Are you more of a talker or a doer?
What questions do you most want to ask God?
When have you found an unmet need when and where you least expected it?
I was at a women’s event, talking with a friend in the foyer during a midday main session. No one was expected to arrive so late, so my friend and I were surprised when a woman walked through the door. Her name was Olga. She was looking for a cup of coffee. There was a coffee shop in the building, but it was closed for the day. Since we had coffee prepared for the event, sharing a cup of coffee was no problem. Other than looking for a coffee shop, Olga knew nothing about where she was. She began to ask questions about the purpose of the building and our event. As it turned out, she was new to the area and had some needs that available specific ministries could address. After talking for a while, I asked for her contact information, and she left.
Unless we know the need, we can’t meet it. We have to ask questions. Sometimes we don’t ask direct questions. Sometimes the person in need doesn’t even know the need. How can we? We can interact. Listen. There are often unexpressed, even unidentified, needs just under the surface.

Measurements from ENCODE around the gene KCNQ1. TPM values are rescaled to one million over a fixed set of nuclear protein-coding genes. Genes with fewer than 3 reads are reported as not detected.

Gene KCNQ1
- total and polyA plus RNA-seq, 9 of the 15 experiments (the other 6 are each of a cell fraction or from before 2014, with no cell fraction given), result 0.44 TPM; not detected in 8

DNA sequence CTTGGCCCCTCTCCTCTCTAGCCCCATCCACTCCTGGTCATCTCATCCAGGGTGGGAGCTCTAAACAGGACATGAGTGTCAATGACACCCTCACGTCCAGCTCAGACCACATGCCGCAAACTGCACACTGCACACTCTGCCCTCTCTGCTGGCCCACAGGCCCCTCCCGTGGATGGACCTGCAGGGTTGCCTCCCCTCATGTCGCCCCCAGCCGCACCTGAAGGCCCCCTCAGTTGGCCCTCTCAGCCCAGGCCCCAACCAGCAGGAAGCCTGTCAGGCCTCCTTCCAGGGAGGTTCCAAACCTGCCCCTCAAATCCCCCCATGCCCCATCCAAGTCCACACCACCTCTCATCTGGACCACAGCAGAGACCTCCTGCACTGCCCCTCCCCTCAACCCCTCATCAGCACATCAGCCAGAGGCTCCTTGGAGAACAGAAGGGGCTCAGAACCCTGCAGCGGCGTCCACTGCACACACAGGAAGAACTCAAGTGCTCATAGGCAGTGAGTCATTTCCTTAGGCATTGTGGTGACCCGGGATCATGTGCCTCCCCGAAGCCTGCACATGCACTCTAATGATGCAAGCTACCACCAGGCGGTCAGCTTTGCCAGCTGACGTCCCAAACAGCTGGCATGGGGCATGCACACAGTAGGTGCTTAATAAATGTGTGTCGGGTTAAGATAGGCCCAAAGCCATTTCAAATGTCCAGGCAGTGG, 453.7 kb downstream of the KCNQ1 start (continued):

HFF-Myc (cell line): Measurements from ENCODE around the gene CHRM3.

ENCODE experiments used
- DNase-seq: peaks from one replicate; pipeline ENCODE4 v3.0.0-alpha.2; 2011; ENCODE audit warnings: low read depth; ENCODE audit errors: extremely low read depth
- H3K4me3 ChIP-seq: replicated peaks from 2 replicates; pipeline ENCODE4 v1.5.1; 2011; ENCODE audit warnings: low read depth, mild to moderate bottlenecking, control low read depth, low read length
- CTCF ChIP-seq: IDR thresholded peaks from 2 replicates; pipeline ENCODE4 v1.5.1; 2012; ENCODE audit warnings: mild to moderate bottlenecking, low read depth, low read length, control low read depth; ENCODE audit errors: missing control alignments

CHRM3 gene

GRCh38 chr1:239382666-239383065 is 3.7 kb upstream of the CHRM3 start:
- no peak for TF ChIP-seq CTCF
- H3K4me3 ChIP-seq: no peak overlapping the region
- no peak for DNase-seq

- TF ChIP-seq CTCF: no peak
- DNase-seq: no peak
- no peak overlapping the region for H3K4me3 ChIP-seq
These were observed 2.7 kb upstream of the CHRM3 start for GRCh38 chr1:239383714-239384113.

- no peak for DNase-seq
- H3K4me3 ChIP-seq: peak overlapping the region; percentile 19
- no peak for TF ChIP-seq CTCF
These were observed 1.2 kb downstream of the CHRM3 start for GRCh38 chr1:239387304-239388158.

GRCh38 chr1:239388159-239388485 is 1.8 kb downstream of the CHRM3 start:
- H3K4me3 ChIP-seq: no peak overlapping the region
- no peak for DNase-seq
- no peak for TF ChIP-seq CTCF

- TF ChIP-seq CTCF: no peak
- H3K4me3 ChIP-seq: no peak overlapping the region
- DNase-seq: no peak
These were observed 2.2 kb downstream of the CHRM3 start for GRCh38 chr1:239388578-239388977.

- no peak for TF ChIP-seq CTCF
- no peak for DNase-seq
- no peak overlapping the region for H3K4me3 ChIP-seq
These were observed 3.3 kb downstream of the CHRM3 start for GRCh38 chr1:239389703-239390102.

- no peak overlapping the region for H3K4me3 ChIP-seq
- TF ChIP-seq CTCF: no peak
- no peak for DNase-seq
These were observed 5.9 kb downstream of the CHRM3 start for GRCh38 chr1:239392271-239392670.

A sip of coffee didn’t fix Olga’s longing for healthy community of support and accountability, but it was a start. We did what we could. She got a cup of coffee for free, plus a conversation. In that moment, her needs were met beyond expectations. That’s what happens when we ask questions of others and ourselves. We don’t have all the answers. It’s okay when all the pieces don’t fit as we think they should. We might be able to help another person with one piece of her puzzle and someone else helps with another piece. Likewise, many people in our lives help us with our needs—both identifying and meeting them.
Ask the questions. Trust God for the answers.
Look for someone to help today. Don’t help them on your own terms and timing. Help them on theirs. Keep it simple. Even the smallest acts of service and kindness impact people’s lives in big ways.